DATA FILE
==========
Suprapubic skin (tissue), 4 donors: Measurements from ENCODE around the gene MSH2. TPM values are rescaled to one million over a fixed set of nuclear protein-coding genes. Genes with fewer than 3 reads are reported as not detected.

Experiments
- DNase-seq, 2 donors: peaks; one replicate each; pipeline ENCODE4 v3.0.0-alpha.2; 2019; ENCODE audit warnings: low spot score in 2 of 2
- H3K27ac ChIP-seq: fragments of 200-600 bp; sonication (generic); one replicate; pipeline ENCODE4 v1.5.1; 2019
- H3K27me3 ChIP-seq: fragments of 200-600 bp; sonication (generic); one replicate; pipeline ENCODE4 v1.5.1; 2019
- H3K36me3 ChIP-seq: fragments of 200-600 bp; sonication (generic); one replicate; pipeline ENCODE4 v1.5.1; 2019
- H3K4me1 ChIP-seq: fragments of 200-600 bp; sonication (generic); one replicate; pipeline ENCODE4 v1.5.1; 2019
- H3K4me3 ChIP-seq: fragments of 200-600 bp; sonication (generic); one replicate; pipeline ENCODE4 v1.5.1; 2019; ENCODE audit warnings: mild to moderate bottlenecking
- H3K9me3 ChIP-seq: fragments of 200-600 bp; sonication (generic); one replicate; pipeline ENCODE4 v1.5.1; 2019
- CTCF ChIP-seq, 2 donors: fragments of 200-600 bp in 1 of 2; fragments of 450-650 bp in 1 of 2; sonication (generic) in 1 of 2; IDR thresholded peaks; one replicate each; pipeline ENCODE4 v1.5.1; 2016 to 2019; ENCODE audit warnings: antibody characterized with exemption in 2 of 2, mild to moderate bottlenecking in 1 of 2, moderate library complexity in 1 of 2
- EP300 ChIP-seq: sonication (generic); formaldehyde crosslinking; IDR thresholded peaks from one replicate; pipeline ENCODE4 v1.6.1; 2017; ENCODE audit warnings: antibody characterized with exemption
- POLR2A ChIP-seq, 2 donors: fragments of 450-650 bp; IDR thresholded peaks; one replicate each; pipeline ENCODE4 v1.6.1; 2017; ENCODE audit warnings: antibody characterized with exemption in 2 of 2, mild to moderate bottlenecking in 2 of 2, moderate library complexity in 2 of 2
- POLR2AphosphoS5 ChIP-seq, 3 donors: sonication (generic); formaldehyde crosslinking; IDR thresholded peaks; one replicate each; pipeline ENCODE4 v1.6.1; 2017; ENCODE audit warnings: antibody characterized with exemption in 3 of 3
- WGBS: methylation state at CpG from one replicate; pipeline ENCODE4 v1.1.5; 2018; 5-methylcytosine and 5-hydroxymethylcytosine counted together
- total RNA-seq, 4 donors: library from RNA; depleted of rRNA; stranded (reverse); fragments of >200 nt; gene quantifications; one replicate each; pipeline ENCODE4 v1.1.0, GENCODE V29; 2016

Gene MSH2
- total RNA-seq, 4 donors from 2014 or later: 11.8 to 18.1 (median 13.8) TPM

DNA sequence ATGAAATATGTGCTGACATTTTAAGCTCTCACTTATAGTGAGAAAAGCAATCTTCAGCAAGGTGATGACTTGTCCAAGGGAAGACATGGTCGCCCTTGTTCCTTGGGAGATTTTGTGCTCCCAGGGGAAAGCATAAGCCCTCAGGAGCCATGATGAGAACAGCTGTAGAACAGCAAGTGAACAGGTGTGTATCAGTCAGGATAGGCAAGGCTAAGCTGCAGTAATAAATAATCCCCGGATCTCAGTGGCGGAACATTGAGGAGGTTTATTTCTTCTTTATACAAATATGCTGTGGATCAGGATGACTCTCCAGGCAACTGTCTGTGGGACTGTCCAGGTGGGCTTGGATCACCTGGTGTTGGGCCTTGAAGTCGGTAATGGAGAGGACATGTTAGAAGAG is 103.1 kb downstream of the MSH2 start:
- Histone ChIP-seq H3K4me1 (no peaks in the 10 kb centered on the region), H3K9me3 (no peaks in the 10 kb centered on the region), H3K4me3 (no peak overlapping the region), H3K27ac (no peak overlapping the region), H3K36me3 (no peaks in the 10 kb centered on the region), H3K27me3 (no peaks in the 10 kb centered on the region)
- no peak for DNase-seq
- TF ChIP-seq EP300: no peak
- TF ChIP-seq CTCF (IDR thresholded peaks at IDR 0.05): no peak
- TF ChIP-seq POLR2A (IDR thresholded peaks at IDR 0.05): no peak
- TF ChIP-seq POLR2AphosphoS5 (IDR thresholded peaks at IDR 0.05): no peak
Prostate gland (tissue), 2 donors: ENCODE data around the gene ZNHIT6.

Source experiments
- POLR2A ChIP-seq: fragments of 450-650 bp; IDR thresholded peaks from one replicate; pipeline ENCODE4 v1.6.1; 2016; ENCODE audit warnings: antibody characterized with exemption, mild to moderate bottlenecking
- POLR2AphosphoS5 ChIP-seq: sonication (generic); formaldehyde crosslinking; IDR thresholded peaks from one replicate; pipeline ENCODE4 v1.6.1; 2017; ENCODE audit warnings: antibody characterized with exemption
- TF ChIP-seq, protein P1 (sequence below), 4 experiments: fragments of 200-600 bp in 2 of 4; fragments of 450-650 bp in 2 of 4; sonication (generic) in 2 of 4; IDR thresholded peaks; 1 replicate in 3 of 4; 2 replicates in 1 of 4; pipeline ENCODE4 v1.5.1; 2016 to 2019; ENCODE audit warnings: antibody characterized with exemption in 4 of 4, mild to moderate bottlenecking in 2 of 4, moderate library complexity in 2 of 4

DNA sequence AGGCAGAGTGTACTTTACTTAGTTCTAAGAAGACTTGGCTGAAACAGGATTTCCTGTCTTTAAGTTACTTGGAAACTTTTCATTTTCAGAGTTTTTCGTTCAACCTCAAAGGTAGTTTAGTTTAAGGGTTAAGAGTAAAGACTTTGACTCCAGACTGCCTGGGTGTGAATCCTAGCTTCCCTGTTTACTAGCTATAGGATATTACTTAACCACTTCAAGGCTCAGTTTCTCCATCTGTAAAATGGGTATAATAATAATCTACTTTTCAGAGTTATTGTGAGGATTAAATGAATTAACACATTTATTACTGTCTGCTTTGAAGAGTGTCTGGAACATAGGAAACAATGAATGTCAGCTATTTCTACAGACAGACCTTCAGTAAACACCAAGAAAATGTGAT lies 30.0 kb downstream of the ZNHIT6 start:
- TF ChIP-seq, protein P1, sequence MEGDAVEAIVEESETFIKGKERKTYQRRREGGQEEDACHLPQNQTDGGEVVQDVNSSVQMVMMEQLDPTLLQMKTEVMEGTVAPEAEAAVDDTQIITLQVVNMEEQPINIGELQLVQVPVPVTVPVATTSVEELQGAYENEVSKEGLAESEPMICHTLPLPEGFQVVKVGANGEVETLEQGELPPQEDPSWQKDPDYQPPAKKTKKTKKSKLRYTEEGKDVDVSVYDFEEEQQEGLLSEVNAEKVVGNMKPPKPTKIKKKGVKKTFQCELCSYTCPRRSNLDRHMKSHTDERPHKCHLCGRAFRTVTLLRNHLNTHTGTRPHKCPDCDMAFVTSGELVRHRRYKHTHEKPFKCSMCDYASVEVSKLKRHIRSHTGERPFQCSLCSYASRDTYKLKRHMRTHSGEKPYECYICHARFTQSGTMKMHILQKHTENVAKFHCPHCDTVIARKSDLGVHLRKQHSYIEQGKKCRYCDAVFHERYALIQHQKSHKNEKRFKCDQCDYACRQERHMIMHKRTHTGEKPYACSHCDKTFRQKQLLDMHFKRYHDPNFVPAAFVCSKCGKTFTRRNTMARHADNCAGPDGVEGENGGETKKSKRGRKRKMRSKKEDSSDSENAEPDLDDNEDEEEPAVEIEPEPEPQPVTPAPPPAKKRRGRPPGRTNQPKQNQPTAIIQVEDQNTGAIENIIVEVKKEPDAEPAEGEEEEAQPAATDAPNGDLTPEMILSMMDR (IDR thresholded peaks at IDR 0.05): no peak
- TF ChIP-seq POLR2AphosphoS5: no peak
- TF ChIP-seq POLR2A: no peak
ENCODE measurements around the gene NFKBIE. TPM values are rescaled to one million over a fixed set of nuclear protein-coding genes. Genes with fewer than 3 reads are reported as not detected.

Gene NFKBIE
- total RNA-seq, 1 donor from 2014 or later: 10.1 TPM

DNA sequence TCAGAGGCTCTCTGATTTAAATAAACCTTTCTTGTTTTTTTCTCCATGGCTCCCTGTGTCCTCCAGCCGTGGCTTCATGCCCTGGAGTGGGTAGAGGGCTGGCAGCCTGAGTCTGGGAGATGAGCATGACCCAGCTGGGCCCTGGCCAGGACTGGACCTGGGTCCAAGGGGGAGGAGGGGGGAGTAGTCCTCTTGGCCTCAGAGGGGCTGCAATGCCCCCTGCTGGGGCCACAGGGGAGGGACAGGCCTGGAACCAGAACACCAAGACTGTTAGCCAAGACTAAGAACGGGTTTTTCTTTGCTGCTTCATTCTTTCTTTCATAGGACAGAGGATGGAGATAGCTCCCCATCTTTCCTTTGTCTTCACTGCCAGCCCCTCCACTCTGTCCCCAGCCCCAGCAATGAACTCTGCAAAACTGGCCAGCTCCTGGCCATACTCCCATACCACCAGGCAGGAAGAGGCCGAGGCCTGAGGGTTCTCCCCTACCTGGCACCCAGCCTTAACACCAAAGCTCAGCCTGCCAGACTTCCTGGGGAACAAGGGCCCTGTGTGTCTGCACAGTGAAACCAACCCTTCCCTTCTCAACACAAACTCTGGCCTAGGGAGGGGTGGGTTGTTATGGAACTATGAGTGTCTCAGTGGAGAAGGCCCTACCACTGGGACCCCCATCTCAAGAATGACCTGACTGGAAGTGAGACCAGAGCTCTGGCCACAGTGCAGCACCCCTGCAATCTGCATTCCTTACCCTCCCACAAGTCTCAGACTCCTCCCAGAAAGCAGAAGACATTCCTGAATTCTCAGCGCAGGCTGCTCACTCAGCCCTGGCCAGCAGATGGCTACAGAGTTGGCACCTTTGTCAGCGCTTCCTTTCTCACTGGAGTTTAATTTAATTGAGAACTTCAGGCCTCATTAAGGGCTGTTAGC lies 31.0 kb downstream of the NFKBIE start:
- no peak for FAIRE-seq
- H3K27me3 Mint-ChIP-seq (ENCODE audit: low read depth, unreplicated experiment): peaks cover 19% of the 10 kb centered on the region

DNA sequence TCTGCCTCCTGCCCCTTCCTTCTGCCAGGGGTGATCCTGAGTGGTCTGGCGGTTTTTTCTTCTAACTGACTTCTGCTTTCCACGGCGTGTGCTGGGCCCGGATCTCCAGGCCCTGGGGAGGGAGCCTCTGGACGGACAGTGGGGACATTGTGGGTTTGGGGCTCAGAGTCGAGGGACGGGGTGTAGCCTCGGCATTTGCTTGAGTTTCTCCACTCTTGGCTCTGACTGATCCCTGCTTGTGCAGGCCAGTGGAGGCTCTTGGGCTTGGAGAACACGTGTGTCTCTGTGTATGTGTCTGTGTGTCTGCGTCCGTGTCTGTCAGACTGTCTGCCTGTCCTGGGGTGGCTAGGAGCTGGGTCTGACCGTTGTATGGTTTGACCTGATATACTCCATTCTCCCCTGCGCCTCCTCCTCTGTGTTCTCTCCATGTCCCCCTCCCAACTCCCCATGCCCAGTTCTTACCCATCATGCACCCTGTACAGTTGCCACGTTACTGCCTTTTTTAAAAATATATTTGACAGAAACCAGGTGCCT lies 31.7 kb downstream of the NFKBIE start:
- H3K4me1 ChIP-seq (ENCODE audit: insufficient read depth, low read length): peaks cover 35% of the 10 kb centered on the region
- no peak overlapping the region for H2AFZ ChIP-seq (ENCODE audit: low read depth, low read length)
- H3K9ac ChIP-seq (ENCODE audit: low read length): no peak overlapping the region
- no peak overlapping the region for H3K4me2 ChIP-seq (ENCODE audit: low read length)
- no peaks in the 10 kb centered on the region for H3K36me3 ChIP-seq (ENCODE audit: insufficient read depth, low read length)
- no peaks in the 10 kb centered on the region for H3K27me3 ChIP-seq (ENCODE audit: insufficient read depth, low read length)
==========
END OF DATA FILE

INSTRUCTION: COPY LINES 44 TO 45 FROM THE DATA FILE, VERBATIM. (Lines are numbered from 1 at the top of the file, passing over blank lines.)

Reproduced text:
- no peak overlapping the region for H3K4me2 ChIP-seq (ENCODE audit: low read length)
- no peaks in the 10 kb centered on the region for H3K36me3 ChIP-seq (ENCODE audit: insufficient read depth, low read length)